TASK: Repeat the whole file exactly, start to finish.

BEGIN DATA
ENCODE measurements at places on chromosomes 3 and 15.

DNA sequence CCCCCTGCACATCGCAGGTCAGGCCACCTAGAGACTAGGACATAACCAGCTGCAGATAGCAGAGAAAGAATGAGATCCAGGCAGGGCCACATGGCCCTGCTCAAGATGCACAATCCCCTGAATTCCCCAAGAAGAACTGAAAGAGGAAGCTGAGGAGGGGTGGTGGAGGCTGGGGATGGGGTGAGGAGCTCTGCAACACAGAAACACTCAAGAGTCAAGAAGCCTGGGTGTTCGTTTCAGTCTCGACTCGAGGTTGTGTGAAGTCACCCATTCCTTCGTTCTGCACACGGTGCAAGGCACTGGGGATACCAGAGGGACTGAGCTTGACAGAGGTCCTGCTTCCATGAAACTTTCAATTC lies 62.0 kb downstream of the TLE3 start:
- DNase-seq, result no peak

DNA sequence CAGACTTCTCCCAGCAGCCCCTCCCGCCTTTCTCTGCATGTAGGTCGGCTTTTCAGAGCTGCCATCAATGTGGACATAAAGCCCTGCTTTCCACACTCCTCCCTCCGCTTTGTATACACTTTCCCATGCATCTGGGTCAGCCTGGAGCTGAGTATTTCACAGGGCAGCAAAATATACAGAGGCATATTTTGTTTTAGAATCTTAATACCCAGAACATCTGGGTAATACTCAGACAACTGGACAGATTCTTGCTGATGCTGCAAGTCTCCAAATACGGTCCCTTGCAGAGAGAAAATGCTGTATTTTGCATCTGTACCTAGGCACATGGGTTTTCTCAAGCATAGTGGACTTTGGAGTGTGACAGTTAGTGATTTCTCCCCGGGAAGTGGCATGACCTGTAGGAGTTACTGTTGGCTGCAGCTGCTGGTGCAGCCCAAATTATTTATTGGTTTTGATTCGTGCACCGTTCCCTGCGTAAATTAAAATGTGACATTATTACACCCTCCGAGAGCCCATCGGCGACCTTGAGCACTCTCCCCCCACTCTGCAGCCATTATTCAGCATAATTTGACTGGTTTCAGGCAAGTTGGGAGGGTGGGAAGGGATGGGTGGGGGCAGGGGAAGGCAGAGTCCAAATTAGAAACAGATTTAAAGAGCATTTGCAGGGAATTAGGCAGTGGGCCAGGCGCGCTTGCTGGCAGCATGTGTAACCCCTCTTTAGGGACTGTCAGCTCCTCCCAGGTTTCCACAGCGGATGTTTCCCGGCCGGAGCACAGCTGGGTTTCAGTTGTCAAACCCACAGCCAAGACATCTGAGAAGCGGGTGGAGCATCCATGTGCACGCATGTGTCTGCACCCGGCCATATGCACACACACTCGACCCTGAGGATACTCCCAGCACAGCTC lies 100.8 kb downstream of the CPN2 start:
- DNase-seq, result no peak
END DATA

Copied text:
ENCODE measurements at places on chromosomes 3 and 15.

DNA sequence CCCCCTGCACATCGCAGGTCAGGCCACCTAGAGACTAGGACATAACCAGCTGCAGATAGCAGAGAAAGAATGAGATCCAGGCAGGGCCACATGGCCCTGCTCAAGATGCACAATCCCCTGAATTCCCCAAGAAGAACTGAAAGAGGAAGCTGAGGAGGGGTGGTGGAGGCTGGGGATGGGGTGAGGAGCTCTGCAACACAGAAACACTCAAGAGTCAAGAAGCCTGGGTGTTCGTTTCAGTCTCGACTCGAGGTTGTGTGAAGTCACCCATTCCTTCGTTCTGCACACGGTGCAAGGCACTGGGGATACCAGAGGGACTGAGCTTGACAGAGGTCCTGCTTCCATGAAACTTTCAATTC lies 62.0 kb downstream of the TLE3 start:
- DNase-seq, result no peak

DNA sequence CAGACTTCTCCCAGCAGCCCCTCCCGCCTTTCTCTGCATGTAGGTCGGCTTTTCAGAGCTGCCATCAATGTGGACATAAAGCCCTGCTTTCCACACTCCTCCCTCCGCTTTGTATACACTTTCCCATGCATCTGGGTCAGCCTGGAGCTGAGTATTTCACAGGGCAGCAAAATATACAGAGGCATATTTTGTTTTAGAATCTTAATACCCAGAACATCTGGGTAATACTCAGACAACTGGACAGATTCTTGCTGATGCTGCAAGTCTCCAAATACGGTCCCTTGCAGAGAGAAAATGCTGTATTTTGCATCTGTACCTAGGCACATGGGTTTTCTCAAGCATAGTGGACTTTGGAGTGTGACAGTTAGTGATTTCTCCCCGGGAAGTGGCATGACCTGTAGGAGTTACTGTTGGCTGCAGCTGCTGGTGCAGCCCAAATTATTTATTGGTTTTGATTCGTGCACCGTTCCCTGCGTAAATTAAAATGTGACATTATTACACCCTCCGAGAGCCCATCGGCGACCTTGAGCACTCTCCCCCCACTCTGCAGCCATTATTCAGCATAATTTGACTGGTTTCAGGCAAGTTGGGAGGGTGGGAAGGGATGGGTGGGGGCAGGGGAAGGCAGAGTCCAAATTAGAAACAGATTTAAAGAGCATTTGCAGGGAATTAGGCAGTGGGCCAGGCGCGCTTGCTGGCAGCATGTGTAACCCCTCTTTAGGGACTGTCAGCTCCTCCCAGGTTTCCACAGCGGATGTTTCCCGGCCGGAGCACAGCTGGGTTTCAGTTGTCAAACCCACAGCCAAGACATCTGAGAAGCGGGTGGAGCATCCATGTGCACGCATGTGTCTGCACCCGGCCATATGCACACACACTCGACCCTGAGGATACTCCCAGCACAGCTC lies 100.8 kb downstream of the CPN2 start:
- DNase-seq, result no peak